Explained: How flowers left as tribute for Queen Elizabeth II will be reused
A huge volume of flowers left in parks across London following the death of Queen Elizabeth II will be composted and used in the Royal Parks for landscaping projects and shrubberies from next Monday
London: The sea of floral tributes left in London’s parks for Queen Elizabeth II will be composted and re-used on planting projects, the city’s Royal Parks said on Tuesday.
A huge volume of flowers have been left in parks across London following the death of Britain’s longest-serving monarch, who was laid to rest on Monday.
Work to remove the bunches of flowers will begin next Monday, a week after the state funeral for the late sovereign, who died on 8 September aged 96 after 70 years on the throne.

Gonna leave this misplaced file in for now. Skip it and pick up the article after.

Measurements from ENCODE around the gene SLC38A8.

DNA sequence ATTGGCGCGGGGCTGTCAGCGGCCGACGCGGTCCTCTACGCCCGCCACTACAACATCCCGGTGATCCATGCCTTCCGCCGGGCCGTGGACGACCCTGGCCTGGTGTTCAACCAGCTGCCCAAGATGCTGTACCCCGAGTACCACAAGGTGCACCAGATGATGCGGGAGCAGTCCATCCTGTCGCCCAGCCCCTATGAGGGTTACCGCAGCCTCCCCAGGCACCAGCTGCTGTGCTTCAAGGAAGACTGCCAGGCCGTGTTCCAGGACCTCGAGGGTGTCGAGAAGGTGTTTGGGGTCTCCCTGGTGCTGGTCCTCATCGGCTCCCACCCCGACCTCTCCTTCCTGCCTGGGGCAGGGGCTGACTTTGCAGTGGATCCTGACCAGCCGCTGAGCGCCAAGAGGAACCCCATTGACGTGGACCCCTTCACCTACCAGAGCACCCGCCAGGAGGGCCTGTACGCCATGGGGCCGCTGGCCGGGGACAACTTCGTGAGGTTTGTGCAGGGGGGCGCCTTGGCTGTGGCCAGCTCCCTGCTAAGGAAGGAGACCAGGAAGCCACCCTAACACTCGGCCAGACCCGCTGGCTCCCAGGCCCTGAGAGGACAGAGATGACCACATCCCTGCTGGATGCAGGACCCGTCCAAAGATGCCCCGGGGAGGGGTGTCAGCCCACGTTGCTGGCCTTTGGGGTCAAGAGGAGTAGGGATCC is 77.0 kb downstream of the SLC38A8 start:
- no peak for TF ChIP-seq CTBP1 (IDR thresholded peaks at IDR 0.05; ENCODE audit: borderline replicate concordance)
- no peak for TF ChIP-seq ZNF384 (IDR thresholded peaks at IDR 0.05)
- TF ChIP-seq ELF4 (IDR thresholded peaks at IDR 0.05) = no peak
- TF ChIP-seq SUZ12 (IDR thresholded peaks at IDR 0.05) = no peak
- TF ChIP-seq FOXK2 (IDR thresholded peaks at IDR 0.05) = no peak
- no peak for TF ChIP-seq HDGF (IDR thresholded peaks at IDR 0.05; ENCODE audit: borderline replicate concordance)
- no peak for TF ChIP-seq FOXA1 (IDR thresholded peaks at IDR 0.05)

Well-wishers will still be able to leave tributes but bunches of flowers which have already deteriorated will be taken away.
The Royal Parks include well-known London green spaces such as Hyde Park, Kensington Gardens and Green Park, which is the scene of the main floral tribute site.
The compost will be used on landscaping projects and shrubberies across the parks.
“Our priority at the moment is to manage the huge volume of flowers and tributes that are being left in the Green Park Floral Tribute Garden,” a Royal Parks spokesperson said.
“We will store any teddies and artefacts that have been left and will work closely with our partners to agree what we do with them over the next few months with discretion and sensitivity.”
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